On the twenty-sixth night of November 1876, the new Christine Jones (née Tailor) made her first and last ascent into the prized family box at the Academy of Music. Outside it had been keenly cold, that rare New York night in which the stars themselves are frost, and the downy flakes that fall might be chips of star-stuff. Christine walked up through the gilded lobby and, mounting the velvet stair, fought nausea. She must remember to carry herself as regally as she was dressed. They mustn’t catch her trembling. Up the stars she climbed, through a thicket of paper fans, past women who had shed their mantillas for silk-and-fur trimmed opera cloaks and men with carnation nosegays in the buttonholes of their tuxedos. When she got to the Jones’s box, she dropped gratefully into her chair at the rail, flanked on either side by florid aunts – wives of Ned Jones (land magnate), and Arthur Morgan (of the steelworks). Her new husband Tom, wed last month in a cloud of orange blossoms and lace, had abandoned her to stay home to look over papers and, Christine imagined, nurse a tall snifter of brandy. After all, what was the point of a rich bachelor marrying if not to relieve himself of the personal obligation to see and be seen at The Opera? Christine was being watched. At the rail she could feel two hundred eyes behind lorgnettes trained on her, the daughter of a mediocre shopkeeper tricked out in continental satin. She looked through her own opera glass – obstinately, clutching its tortoise handle – at the stage lit dreamily by gas jets. Around her a murmur rose, a hundred voices whispering something too softly to make out, too loudly to ignore. Christine felt hot. The smell, pleasant before, of gloves scented with neroli and bergamot oil, set her head swimming. One of the aunts asked her if the light was making her faint? The other suggested that some ladies at the Paris Opera had found the heat from the gas désagréable. Christine touched her forehead and said she was quite all right but thank you all the same.
The lights dimmed, the curtain went up, the murmuring ceased. Below a blue pasteboard flecked with fake stars, a Prima Dona strode. With the lights down, Christine allowed herself to relax. She fell into the performance. The woman wore a gown of beads that dripped over her like water and winked darkly in the limelight when she moved. She was muttering in a deadly contralto, something in Italian. Christine didn’t know Italian – her shameful education – but the aunts couldn’t know that. She opened her libretto, pretending to take great interest in the singers’ names before flipping, as if bored, to the translation. “There were so many nights of happiness and passion when we were together,” the Prima Dona sang, “nights under the open sky when he promised always to be mine!”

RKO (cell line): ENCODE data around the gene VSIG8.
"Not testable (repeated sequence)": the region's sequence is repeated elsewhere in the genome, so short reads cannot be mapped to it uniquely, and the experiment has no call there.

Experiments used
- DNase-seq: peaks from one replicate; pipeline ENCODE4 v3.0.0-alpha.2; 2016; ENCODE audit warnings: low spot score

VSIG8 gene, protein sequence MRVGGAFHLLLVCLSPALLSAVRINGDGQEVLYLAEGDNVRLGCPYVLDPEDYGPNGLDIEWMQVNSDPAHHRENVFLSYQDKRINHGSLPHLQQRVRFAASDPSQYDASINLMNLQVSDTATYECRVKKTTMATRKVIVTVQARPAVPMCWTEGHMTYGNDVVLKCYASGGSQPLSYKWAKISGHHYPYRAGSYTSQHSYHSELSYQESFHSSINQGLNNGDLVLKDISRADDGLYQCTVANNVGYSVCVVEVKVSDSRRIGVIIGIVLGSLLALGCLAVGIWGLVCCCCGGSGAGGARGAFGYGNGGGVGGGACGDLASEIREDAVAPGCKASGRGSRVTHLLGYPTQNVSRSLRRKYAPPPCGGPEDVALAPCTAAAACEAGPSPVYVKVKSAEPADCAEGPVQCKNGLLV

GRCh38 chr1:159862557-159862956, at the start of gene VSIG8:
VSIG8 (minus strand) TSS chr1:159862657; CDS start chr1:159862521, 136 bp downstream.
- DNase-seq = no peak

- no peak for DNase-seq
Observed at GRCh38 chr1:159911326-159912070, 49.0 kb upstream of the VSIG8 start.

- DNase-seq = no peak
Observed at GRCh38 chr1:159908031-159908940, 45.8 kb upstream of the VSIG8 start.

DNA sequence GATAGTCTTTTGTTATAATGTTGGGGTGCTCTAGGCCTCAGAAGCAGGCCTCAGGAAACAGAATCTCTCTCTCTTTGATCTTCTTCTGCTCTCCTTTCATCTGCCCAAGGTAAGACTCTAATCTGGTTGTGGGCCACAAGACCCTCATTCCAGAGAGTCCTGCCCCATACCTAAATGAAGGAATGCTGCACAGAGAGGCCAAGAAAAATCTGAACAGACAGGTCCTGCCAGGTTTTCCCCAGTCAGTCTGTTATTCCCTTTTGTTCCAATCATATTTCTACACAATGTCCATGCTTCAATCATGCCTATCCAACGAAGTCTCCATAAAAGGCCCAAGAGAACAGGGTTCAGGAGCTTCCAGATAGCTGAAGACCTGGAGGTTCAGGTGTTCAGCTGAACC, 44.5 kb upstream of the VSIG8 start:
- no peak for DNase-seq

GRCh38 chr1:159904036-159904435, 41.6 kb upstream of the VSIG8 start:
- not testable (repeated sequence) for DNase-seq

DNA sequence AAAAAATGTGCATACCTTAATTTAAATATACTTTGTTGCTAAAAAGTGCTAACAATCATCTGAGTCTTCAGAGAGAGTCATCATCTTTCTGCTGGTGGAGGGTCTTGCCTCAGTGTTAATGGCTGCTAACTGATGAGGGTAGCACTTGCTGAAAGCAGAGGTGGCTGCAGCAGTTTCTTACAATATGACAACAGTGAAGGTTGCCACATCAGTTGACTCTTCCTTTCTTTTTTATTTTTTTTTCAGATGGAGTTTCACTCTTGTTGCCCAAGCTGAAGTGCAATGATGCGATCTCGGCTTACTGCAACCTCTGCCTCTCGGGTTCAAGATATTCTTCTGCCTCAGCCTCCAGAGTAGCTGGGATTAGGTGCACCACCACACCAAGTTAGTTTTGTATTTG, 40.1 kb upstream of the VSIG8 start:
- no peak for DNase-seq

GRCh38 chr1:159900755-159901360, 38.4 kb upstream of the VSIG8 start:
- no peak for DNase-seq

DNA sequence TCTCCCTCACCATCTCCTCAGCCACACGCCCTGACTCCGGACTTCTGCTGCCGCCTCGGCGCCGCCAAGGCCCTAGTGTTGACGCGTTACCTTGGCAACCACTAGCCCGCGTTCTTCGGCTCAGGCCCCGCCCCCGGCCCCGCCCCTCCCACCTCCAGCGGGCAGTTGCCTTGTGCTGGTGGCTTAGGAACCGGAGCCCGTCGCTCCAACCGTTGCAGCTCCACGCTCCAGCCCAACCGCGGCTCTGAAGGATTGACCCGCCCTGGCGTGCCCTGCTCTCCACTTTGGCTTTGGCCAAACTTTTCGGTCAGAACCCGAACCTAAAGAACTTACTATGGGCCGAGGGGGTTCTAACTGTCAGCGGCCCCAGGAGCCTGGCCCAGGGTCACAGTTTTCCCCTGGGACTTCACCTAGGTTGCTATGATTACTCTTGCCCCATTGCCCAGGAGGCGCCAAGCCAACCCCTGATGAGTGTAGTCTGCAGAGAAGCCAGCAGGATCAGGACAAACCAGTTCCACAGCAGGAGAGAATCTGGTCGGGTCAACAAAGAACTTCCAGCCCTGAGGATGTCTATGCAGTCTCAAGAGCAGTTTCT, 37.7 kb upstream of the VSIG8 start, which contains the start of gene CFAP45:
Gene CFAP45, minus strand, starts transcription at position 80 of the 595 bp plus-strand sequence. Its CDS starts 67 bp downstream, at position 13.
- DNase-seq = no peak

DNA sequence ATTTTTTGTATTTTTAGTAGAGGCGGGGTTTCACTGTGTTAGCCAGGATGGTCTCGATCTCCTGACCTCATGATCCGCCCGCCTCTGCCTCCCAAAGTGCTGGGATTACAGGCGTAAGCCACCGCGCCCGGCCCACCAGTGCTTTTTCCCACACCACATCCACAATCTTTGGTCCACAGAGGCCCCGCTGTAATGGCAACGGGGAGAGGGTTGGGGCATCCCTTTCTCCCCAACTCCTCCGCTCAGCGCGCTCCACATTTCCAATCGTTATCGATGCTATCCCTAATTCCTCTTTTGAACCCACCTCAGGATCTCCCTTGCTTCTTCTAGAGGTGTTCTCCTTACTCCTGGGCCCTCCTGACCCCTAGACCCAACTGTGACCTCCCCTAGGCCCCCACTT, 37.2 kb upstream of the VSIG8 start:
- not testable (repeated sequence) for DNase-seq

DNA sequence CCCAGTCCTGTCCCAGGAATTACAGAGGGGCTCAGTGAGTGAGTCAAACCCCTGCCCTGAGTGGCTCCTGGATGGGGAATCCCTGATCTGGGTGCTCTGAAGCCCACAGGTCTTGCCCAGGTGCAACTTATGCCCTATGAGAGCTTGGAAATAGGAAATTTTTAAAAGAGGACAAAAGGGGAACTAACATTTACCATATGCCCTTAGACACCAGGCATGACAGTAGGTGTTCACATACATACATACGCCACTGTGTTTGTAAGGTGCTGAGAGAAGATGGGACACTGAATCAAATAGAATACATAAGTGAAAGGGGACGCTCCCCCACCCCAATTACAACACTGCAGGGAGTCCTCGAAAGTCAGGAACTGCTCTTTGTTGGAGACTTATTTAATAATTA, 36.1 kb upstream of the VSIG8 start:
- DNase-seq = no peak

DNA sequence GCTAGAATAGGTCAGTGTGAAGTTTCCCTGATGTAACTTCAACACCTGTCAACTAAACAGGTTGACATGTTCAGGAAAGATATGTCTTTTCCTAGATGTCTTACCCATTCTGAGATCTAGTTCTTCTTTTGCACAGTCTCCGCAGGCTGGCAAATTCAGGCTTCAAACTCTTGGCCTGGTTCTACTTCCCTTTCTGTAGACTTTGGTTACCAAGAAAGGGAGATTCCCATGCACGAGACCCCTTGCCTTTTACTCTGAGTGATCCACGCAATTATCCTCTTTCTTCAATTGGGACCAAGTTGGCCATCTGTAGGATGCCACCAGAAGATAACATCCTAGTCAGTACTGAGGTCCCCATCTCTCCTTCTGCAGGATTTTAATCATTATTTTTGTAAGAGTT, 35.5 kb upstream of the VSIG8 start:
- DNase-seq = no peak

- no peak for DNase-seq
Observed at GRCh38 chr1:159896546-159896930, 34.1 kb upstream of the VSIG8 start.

Across the stage the woman paced, her voice rising in pitch with each step she took. As she flung back her head, her beaded headdress sent light scintillating over the flushed faces of the front-row patrons. Suddenly she stopped, possessed of a poisonous thought. She turned to face the audience but her eyes had gone unseeing. From a fold in her dress she discovered a dagger, gem-crusted and crooked as a ram’s horn. “The little upstart! She took his heart away from me, and now I shall take something even more precious from her.”
Upstage, a stair lowered from the catwalk. It was wide as the terraced stairs of a Mayan temple, clothed in red velvet, narrowing at the top where, at the end of a landing, a heavy brocade curtain hung. The scorned woman began to climb the stairs, cossetting her dagger. As she approached the top she raised the dagger above her head. Moving with quiet deliberation, like a snow fox hunting, she mounted the final step. She drew the curtain aside.
Christine heard a rustle and, too late, saw the shadow of a knife blooming on the open page of her libretto.